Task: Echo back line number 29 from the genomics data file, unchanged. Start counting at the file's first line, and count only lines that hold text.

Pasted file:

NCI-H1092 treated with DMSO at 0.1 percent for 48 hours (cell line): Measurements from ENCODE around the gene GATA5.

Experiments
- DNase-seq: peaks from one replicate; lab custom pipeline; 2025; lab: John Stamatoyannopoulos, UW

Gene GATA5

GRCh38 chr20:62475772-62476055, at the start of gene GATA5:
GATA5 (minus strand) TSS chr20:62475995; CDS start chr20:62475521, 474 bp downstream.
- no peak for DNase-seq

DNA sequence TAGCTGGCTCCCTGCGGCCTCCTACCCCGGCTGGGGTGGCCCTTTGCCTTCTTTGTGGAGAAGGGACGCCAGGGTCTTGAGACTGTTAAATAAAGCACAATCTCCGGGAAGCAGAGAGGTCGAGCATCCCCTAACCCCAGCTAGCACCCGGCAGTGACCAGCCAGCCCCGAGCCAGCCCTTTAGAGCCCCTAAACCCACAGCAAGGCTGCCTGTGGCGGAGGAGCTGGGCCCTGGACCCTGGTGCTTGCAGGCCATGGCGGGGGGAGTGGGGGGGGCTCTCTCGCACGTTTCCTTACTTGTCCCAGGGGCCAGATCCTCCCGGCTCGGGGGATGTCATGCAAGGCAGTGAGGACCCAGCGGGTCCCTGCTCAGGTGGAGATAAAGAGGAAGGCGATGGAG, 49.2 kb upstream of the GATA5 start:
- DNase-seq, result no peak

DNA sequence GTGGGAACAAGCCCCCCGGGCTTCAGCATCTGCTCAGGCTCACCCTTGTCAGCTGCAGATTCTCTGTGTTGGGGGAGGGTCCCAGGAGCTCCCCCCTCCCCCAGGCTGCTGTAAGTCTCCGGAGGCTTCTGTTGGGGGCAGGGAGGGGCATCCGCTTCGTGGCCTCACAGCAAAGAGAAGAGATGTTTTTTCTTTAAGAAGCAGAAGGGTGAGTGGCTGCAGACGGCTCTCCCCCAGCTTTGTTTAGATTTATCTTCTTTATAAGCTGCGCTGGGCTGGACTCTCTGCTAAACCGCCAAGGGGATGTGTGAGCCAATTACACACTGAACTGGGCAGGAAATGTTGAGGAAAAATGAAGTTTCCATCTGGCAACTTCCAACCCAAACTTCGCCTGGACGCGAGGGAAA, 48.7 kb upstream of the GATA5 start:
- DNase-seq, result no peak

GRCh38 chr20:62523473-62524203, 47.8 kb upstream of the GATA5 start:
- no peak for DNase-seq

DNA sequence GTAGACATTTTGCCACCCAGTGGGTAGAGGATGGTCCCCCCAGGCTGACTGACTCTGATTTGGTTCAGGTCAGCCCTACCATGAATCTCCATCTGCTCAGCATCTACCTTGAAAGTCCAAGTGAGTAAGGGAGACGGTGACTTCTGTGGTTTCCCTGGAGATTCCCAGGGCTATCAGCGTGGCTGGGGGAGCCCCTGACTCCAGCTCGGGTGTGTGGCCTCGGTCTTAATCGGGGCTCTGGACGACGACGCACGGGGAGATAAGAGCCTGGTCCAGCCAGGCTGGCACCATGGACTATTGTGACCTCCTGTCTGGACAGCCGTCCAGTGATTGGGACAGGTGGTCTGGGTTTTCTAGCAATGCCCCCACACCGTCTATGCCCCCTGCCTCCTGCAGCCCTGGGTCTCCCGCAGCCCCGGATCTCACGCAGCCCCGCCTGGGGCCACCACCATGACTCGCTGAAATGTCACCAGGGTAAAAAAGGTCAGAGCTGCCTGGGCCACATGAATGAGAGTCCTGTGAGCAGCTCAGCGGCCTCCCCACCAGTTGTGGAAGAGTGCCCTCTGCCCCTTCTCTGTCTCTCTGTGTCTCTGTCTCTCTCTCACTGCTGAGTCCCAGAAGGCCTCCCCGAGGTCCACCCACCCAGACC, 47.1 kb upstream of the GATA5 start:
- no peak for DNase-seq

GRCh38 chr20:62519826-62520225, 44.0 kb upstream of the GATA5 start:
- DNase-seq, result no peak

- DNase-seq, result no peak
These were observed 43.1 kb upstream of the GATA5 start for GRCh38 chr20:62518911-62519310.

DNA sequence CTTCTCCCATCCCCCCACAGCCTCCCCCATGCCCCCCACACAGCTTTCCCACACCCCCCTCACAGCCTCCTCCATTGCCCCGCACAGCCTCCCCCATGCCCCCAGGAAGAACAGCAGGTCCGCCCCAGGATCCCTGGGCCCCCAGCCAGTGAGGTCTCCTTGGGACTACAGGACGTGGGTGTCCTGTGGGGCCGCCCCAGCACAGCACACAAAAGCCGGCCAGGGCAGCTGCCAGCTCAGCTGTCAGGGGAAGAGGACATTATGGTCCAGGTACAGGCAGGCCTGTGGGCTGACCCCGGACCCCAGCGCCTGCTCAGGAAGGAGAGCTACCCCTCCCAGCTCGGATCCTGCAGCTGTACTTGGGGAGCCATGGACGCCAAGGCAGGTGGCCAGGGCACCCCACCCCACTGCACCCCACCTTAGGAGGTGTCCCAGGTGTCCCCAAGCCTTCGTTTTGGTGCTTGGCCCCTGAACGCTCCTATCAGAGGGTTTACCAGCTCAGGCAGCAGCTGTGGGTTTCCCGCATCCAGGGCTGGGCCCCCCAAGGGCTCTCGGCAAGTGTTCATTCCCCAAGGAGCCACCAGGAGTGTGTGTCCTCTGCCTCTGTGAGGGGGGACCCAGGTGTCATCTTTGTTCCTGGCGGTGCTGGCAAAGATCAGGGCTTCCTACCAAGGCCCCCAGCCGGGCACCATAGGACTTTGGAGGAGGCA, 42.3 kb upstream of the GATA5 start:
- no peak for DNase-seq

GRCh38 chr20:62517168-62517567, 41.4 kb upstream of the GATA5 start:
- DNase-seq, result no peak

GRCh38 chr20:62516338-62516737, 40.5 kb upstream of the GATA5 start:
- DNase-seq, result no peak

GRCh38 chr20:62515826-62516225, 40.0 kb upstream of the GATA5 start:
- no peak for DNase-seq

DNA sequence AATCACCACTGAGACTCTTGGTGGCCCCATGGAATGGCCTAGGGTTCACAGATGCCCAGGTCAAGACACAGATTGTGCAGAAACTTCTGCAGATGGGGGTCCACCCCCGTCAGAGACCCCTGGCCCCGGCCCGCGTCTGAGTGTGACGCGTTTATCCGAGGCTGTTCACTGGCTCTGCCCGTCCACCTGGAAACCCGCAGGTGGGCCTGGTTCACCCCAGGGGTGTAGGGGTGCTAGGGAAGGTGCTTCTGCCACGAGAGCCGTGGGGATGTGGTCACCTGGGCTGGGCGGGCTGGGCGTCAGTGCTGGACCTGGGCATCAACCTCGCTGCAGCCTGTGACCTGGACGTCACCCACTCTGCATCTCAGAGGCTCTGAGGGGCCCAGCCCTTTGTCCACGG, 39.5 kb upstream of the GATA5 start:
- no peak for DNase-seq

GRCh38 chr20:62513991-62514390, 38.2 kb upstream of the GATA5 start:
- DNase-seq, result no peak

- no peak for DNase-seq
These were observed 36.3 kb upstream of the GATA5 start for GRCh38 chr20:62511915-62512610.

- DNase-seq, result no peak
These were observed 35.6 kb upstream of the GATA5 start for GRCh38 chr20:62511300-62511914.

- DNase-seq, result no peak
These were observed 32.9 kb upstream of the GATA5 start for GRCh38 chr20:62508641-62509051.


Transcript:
- no peak for DNase-seq